by Jeanette Showalter
How much of your training gets out on the casino floor? Can your employees describe their task’s safety procedures? In moving training testing out of the classroom, the focus should be on making learning “stick” and ensuring that training reaches the job itself. The following addresses OSHA’s expectations of your supervisors to:
• Monitor employee safety performance
• Verify training comprehension
• Document required inspection activities
• Ensure supervisor competencies
• Provide location-specific safety training
It takes a significant investment in money and time preparing a trained workforce – from onboarding new hires, new job roles, succession training, to OSHA compliance. But when employees leave the classroom, how can you be sure their training went with them? How do you know that they have put into practice what they learned in class?
The problem many training programs encounter is that after putting so much work into creating training materials and conveying the message, it can be easy to overlook testing. There are pressures to get new employees out of the classroom and out on the job, language challenges, time and financial constraints, and new employees may not know what questions to ask until they actually are doing the job.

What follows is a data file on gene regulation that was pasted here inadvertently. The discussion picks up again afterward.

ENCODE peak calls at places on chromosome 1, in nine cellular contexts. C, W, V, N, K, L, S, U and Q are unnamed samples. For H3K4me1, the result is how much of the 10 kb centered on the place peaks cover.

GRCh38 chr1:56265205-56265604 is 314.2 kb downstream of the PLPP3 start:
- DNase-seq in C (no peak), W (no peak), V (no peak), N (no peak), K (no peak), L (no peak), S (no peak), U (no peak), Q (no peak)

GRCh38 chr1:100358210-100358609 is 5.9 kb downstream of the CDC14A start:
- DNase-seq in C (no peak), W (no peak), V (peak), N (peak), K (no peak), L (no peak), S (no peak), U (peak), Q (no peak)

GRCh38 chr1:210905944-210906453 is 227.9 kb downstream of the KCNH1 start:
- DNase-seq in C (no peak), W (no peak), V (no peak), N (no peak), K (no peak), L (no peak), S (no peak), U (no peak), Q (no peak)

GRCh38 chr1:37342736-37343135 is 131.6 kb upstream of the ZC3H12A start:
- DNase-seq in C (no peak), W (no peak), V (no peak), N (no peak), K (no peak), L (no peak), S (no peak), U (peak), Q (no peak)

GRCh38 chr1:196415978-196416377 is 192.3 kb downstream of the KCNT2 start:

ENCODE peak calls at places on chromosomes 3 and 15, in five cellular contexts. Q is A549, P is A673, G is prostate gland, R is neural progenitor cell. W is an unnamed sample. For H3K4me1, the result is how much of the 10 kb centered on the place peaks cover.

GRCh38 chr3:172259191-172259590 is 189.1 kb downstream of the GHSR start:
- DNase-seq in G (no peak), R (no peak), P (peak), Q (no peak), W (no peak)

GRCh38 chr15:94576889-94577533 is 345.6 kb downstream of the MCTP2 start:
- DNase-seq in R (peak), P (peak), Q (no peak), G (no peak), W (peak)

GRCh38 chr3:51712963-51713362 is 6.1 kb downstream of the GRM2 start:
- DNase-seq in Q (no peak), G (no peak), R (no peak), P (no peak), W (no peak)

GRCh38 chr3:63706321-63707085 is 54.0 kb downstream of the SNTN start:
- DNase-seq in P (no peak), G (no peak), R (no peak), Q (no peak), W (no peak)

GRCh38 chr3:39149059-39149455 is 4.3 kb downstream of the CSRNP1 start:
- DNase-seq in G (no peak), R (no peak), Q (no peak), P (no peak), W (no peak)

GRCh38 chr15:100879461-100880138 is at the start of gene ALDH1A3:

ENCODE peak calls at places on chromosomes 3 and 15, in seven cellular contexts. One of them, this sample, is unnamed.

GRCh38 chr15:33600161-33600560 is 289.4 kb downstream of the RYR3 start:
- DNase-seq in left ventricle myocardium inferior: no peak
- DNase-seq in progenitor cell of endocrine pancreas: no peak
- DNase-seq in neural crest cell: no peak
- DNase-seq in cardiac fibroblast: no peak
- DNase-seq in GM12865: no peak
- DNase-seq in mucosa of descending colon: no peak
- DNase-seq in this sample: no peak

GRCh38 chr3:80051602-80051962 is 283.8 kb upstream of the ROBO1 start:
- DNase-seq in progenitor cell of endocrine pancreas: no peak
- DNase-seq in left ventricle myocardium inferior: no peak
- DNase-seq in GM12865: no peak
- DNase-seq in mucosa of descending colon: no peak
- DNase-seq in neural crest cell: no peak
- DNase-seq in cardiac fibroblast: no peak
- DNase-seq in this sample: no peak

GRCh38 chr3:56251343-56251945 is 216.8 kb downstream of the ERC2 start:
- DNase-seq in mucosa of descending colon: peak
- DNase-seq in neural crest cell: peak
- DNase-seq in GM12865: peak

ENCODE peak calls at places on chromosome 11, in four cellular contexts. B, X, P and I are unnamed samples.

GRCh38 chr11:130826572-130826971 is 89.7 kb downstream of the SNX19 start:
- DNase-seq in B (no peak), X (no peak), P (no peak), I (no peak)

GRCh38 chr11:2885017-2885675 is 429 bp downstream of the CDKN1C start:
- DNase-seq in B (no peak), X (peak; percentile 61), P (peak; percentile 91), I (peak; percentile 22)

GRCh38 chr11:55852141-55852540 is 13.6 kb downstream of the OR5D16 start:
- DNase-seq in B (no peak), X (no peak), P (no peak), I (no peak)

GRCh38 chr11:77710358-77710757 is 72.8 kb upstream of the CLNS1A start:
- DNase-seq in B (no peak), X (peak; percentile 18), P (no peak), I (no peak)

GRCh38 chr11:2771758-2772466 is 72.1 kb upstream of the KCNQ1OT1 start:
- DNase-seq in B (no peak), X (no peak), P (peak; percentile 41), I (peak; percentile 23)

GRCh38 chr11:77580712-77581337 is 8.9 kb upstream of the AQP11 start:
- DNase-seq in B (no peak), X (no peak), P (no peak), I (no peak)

Over time, lessons may need to be refreshed for employees as well as their supervisors as new methods and equipment are introduced. What they know and what they practice may bear little resemblance out of practical necessity. It can be a big problem if you aren’t sure that employees are learning and applying what they have been taught. After all, injuries don’t happen in the classroom.
OSHA believes that the end result of effective training is employee knowledge. Inspectors evaluate safety programs by interviewing random employees in private to determine if they have retained the requisite knowledge required. By mimicking OSHA’s own method, you can ascertain if tasks are being performed correctly, safely and consistently. Supervisors ask random challenge questions while they are out on the floor, and employees demonstrate what they have learned – where it counts – on the job.
Classroom training should provide a simple clear statement of what the employee should be able to do when the training is over. It needs to be easy to observe for accuracy. For example, instead of stating “Know what gloves to use,” it is more specific to state, “Correctly identify the proper gloves using the safety data sheet.” It should call for demonstration that is specific enough for anyone observing to determine when the desired result is performed correctly.